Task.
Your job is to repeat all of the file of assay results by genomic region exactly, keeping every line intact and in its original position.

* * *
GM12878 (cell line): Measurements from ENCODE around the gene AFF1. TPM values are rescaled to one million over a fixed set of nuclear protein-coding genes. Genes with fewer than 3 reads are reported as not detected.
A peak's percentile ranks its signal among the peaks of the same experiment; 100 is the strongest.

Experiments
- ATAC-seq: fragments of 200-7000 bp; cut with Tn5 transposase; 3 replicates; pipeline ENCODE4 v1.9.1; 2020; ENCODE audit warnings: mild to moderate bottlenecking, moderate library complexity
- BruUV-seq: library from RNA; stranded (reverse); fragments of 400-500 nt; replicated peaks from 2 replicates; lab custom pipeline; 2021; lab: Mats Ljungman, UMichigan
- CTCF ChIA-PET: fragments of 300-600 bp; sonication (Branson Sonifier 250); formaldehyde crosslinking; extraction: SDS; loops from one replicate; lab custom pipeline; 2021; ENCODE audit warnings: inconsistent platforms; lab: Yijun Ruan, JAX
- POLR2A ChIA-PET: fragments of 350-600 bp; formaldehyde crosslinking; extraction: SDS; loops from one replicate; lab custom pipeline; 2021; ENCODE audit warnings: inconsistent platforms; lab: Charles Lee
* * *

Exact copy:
GM12878 (cell line): Measurements from ENCODE around the gene AFF1. TPM values are rescaled to one million over a fixed set of nuclear protein-coding genes. Genes with fewer than 3 reads are reported as not detected.
A peak's percentile ranks its signal among the peaks of the same experiment; 100 is the strongest.

Experiments
- ATAC-seq: fragments of 200-7000 bp; cut with Tn5 transposase; 3 replicates; pipeline ENCODE4 v1.9.1; 2020; ENCODE audit warnings: mild to moderate bottlenecking, moderate library complexity
- BruUV-seq: library from RNA; stranded (reverse); fragments of 400-500 nt; replicated peaks from 2 replicates; lab custom pipeline; 2021; lab: Mats Ljungman, UMichigan
- CTCF ChIA-PET: fragments of 300-600 bp; sonication (Branson Sonifier 250); formaldehyde crosslinking; extraction: SDS; loops from one replicate; lab custom pipeline; 2021; ENCODE audit warnings: inconsistent platforms; lab: Yijun Ruan, JAX
- POLR2A ChIA-PET: fragments of 350-600 bp; formaldehyde crosslinking; extraction: SDS; loops from one replicate; lab custom pipeline; 2021; ENCODE audit warnings: inconsistent platforms; lab: Charles Lee